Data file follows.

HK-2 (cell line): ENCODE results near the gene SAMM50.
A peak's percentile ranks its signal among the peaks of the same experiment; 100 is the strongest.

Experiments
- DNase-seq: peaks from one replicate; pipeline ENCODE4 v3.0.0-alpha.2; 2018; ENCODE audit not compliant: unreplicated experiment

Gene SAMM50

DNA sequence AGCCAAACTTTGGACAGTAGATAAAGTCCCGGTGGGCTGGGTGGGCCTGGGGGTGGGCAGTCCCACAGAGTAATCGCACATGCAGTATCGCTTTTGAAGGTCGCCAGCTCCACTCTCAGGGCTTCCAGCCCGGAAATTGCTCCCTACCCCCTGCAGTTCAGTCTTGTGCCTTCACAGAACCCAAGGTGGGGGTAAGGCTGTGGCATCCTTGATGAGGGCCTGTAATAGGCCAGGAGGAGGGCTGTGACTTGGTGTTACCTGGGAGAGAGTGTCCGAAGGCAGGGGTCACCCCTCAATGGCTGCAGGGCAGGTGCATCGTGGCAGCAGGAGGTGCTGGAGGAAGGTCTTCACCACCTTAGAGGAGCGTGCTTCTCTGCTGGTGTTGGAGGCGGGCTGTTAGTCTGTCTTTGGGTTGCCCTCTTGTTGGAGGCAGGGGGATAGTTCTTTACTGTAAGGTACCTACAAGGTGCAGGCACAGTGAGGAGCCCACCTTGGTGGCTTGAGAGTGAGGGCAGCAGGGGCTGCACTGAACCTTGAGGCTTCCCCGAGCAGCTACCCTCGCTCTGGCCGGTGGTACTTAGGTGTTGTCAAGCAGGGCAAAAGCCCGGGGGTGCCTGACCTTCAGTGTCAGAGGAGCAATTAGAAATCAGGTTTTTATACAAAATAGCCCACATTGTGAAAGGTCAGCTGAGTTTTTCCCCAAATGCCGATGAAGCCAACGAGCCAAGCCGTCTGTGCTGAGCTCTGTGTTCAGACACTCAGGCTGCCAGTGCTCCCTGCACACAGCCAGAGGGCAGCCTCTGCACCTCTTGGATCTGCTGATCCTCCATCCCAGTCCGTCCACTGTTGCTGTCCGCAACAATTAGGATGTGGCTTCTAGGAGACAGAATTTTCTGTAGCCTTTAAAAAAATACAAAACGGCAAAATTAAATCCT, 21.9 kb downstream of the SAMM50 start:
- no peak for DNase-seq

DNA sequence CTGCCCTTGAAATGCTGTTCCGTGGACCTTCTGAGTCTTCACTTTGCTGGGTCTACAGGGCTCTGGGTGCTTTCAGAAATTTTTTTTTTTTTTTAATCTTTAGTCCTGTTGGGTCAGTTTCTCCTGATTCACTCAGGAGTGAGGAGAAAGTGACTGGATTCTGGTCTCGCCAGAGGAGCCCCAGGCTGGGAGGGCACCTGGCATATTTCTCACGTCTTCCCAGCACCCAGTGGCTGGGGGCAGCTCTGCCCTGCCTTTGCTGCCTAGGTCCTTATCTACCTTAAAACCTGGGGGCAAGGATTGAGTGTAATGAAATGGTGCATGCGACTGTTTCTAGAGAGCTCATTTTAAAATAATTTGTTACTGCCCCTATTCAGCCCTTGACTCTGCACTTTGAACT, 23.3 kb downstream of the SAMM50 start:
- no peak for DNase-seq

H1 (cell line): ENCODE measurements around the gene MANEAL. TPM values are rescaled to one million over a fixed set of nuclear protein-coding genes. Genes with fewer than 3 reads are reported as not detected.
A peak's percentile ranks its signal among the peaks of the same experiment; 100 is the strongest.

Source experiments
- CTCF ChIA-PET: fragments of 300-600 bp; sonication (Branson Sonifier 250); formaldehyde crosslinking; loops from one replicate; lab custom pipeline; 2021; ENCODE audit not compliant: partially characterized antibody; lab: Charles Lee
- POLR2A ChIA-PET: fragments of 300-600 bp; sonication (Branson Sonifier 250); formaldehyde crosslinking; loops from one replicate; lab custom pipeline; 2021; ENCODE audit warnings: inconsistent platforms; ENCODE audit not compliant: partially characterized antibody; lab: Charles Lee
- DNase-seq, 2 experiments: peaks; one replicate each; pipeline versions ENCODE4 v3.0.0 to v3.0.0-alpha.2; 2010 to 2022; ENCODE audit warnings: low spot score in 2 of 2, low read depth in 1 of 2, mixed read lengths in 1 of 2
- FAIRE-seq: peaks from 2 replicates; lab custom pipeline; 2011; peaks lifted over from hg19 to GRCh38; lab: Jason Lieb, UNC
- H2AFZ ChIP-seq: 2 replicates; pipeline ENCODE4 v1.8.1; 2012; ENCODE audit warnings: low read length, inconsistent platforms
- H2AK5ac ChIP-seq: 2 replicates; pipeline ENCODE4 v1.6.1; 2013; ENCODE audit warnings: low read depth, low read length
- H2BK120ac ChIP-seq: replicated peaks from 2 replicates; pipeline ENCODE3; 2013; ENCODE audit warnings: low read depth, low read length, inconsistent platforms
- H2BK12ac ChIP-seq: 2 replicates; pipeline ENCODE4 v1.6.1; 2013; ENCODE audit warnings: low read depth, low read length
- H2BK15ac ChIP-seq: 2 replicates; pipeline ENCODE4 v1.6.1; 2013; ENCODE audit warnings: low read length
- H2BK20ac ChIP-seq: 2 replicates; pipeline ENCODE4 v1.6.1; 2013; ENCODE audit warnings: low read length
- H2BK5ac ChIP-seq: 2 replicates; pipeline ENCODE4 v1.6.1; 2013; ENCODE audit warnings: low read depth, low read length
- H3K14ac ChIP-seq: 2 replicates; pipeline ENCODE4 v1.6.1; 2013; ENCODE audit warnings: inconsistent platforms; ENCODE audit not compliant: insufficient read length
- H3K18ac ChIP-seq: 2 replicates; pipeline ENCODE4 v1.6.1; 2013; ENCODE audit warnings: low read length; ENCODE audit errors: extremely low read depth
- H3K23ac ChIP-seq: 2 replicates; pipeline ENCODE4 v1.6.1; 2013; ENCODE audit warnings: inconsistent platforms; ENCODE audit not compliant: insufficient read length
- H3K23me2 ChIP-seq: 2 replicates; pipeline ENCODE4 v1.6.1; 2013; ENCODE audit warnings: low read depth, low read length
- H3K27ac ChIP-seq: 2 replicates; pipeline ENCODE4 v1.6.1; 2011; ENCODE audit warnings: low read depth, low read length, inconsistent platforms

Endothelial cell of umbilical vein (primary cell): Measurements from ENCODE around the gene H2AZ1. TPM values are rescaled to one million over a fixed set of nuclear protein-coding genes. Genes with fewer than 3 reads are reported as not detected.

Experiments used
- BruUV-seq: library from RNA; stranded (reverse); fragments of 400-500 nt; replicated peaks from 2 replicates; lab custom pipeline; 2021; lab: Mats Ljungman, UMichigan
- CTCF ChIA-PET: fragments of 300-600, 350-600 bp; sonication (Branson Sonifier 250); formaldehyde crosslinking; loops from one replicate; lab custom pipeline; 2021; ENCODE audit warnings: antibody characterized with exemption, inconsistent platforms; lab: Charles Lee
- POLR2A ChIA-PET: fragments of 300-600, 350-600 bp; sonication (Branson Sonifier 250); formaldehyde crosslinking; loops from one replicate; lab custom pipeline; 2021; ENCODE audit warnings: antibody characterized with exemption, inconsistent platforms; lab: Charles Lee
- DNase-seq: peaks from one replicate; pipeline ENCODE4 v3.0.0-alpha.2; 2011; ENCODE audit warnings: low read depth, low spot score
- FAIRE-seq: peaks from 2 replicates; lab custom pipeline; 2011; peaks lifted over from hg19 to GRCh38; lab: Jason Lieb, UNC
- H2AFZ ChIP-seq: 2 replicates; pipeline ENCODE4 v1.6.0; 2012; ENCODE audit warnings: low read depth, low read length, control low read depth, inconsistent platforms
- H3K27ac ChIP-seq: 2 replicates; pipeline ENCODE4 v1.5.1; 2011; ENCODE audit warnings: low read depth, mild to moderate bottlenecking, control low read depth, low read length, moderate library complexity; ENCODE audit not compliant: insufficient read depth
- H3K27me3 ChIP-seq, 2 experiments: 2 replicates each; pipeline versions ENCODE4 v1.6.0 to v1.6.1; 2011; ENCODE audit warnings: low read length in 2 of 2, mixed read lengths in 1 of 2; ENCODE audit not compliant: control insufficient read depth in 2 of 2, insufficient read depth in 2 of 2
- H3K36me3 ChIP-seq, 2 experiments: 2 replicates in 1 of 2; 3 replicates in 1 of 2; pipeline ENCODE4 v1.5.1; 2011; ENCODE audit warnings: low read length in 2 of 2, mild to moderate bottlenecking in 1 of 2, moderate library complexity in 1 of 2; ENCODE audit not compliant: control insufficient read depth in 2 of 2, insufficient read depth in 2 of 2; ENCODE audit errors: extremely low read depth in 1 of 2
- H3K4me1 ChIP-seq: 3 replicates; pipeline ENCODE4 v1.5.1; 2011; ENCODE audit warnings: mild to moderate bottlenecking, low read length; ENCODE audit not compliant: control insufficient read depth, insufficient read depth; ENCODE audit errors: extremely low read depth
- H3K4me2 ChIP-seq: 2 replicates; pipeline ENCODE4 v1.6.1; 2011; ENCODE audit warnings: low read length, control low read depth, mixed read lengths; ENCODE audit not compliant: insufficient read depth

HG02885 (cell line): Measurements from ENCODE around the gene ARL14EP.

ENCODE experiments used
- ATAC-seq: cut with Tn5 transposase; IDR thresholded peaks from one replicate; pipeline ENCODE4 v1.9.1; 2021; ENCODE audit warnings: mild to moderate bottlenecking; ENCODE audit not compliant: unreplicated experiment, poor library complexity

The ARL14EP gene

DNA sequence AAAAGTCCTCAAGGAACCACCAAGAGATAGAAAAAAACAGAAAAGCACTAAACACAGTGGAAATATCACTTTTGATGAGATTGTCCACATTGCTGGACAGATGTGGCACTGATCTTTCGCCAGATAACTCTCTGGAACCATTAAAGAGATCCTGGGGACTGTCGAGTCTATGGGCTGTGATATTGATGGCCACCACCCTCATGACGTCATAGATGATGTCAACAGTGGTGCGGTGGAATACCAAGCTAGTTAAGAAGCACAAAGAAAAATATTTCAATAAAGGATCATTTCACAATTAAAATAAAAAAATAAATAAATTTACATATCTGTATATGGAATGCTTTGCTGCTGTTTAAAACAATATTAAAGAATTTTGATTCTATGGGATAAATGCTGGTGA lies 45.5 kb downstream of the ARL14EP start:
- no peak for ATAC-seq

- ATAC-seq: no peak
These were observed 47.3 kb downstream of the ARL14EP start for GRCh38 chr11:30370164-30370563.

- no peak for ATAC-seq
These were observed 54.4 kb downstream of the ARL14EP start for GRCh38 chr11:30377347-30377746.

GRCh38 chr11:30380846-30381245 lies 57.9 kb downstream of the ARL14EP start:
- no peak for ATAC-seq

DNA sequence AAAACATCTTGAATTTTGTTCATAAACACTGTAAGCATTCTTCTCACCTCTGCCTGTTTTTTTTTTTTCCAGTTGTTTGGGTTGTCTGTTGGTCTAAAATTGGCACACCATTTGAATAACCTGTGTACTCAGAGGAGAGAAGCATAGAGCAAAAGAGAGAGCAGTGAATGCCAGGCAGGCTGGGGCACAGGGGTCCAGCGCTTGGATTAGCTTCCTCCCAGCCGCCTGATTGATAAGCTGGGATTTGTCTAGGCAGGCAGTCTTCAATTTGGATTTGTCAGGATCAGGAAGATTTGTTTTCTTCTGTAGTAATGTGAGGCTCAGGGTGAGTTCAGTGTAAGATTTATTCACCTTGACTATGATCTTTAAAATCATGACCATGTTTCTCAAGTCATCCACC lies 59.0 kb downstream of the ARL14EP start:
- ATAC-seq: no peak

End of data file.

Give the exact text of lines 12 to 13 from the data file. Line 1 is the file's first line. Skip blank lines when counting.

Source experiments
- CTCF ChIA-PET: fragments of 300-600 bp; sonication (Branson Sonifier 250); formaldehyde crosslinking; loops from one replicate; lab custom pipeline; 2021; ENCODE audit not compliant: partially characterized antibody; lab: Charles Lee